HTML Parser which allows low-keyed local changes (upon serialization)

Stefan Behnel stefan_ml at behnel.de
Mon Feb 1 15:05:39 CET 2010


Robert, 01.02.2010 14:36:
> Stefan Behnel wrote:
>> Robert, 31.01.2010 20:57:
>>> I tried lxml, but after walking and making changes in the element tree,
>>> I'm forced to do a full serialization of the whole document
>>> (etree.tostring(tree)) - which destroys the "human edited" format of the
>>> original HTML code. makes it rather unreadable.
>>
>> What do you mean? Could you give an example? lxml certainly does not
>> destroy anything it parsed, unless you tell it to do so.
> 
> of course it does not destroy during parsing.(?)

I meant "parsed" in the sense of "has parsed and is now working on".


> I mean: I want to walk with a Python script through the parsed tree HTML
> and modify here and there things  (auto alt tags from DB/similar, link
> corrections, text sections/translated sentences... due to HTML code and
> content checks.)

Sure, perfectly valid use case.


> Then I want to output the changed tree - but as close to the original
> format as far as possible. No changes to my white space identation,
> etc..  Only lokal changes, where really tags where changed.

That's up to you. If you only apply local changes that do not change any
surrounding whitespace, you'll be fine.


> Thats similiar like that what a good HTML editor does: After you made
> little changes, it doesn't reformat/re-spit-out your whole code layout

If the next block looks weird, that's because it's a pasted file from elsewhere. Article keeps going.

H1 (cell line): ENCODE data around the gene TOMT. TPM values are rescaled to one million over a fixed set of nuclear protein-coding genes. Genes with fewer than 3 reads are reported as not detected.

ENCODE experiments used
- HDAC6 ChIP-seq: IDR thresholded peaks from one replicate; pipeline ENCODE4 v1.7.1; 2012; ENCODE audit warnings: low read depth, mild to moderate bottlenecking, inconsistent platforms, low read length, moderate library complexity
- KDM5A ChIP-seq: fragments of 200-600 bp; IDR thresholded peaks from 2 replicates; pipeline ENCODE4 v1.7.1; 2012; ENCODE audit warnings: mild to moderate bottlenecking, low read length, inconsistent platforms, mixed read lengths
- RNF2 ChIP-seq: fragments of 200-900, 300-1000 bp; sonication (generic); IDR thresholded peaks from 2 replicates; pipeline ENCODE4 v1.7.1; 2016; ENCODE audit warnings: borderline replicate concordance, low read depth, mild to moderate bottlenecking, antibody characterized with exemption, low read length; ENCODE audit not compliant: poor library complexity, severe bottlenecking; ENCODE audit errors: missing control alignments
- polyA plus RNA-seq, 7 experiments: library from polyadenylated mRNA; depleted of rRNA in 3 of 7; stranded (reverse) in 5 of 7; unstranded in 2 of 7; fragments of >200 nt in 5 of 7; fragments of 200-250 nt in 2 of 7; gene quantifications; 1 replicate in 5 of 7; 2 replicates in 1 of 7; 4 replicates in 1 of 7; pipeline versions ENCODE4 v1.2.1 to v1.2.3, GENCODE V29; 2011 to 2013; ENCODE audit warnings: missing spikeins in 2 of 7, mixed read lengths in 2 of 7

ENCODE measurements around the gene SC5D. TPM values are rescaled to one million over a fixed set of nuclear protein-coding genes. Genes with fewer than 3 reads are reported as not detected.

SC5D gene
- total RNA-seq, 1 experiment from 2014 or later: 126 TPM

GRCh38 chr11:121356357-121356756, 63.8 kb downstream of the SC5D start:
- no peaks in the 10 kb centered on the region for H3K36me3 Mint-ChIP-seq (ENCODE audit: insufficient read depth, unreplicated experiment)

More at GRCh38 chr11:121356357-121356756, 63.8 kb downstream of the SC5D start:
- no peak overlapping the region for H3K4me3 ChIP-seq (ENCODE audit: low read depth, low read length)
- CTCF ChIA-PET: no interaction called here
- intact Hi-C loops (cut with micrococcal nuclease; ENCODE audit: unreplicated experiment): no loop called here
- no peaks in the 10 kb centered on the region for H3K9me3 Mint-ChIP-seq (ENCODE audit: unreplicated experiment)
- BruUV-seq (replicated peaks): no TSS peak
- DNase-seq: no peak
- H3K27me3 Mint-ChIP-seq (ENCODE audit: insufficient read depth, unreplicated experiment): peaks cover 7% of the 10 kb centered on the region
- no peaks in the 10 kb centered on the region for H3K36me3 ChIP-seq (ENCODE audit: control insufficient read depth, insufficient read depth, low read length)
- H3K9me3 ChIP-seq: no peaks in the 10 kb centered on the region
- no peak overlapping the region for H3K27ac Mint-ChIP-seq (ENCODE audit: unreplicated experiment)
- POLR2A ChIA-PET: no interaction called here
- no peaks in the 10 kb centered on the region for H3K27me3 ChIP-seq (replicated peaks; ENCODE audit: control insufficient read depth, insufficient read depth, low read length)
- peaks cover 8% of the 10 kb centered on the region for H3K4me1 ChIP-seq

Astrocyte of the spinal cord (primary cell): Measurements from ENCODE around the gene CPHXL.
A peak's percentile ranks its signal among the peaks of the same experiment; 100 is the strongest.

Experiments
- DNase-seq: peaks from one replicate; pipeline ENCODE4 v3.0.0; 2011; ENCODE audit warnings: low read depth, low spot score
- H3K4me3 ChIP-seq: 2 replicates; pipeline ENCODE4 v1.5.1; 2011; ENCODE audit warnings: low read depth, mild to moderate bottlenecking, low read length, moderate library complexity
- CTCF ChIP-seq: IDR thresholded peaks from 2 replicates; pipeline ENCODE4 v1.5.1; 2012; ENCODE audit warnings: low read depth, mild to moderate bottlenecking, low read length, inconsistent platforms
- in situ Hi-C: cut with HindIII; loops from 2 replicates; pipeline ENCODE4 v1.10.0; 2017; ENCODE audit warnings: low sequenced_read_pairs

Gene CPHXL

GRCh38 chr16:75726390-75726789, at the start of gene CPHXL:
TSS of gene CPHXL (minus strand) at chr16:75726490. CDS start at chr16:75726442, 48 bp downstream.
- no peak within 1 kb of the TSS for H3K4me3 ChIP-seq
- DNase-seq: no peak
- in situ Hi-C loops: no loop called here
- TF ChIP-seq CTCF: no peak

> from tree/attribute logic only. you have lokal changes only.

HTML editors don't work that way. They always "re-spit-out" the whole code
when you click on "save". They certainly don't track the original file
position of tags. What they preserve is the content, including whitespace
(or not, if they reformat the code, but that's usually an *option*).


> Such a "good HTML editor" must somehow track the original positions of
> the tags in the file. And during each logical change in the tree it must
> tracks the file position changes/offsets.

Sorry, but that's nonsense. The file position of a tag is determined by
whitespace, i.e. line endings and indentation. lxml does not alter that,
unless you tell it do do so.

Since you keep claiming that it *does* alter it, please come up with a
reproducible example that shows a) what you do in your code, b) what your
input is and c) what unexpected output it creates. Do not forget to include
the version number of lxml and libxml2 that you are using, as well as a
comment on /how/ the output differs from what you expected.

My stab in the dark is that you forgot to copy the tail text of elements
that you replace by new content, and that you didn't properly indent new
content that you added. But that's just that, a stab in the dark. You
didn't provide enough information for even an educated guess.

Stefan



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